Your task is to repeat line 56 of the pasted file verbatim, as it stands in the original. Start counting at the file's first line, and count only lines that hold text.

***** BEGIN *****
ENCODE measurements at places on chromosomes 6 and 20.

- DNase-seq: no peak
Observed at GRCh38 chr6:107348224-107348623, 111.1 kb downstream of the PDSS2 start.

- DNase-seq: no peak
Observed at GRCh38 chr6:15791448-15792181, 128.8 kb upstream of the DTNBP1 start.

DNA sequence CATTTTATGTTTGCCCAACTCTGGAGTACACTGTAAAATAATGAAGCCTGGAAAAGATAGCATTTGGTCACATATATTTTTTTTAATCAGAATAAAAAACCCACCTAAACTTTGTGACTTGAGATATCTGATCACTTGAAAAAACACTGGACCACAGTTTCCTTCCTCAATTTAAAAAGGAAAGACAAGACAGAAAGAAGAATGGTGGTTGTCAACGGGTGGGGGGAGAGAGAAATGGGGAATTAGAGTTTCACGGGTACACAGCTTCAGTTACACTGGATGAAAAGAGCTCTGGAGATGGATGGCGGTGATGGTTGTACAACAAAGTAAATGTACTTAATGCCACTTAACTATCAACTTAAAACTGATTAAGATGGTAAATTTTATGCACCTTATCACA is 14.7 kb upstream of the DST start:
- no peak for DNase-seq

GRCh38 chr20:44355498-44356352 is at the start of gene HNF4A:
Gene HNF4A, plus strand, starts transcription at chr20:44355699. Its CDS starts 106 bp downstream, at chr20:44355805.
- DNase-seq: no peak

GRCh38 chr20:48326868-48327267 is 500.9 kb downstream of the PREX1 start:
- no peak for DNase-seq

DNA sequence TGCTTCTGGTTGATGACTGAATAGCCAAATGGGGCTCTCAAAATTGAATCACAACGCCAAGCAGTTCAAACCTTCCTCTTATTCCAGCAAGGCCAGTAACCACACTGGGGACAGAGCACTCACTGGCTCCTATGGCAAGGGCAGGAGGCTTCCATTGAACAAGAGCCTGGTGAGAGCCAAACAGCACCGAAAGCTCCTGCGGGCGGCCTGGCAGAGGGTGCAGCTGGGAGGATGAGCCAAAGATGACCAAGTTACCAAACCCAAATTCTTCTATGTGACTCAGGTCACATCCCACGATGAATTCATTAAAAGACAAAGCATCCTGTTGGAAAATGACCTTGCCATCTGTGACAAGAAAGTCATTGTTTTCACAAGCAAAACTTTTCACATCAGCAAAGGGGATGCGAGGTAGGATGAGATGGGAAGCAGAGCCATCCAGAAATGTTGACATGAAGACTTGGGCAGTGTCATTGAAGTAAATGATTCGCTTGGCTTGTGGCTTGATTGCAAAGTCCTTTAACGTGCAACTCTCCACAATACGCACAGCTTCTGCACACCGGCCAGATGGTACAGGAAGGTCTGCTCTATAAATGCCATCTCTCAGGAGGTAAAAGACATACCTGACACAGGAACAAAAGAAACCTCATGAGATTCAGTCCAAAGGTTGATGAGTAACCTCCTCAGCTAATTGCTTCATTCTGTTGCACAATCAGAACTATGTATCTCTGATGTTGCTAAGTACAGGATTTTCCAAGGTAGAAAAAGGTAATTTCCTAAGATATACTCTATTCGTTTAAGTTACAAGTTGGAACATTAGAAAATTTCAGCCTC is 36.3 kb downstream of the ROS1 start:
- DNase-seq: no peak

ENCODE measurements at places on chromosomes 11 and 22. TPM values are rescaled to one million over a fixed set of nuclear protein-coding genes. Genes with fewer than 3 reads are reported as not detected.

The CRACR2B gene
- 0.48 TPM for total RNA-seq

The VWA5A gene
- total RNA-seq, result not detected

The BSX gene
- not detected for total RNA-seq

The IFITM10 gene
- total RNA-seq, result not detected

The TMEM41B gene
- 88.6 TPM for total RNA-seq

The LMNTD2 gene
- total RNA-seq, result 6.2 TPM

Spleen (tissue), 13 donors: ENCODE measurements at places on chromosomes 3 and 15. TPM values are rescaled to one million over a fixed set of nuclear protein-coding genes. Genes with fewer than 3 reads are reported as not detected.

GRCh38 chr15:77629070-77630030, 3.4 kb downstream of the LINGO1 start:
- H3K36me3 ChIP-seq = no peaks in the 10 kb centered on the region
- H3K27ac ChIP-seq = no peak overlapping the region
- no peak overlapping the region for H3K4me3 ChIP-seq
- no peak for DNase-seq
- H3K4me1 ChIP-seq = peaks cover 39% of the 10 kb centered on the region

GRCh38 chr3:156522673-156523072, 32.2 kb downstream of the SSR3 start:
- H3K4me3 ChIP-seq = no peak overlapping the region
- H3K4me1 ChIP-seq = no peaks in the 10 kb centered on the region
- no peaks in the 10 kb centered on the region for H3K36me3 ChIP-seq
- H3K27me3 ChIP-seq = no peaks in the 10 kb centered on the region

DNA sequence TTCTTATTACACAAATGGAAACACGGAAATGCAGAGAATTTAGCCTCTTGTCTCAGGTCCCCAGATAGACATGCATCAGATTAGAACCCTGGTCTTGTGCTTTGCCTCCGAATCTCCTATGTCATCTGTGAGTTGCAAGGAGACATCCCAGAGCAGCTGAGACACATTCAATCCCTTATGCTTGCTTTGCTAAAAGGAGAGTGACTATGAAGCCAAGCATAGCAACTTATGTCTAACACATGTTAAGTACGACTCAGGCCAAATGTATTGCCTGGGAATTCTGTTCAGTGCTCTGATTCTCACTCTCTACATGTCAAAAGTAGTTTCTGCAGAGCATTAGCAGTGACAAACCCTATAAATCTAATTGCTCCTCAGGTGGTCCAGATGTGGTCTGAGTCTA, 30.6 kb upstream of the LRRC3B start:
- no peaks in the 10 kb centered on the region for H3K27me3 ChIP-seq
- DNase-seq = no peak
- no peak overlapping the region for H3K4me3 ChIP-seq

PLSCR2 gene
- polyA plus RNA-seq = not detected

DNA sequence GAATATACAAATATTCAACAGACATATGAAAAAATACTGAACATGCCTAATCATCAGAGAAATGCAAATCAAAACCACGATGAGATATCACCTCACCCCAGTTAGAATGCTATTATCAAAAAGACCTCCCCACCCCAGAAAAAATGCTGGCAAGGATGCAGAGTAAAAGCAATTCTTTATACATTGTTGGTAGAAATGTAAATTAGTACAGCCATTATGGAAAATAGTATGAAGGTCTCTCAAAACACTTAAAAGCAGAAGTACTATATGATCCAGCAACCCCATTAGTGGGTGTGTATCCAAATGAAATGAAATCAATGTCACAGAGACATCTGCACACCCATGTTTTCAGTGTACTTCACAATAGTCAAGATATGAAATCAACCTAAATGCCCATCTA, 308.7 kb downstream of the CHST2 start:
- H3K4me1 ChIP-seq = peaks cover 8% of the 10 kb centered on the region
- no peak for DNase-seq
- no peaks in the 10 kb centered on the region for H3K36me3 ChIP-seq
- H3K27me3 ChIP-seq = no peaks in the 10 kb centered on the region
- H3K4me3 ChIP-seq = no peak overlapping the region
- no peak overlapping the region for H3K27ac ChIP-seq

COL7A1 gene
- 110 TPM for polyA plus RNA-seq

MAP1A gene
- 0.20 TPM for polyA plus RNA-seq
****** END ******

- 0.20 TPM for polyA plus RNA-seq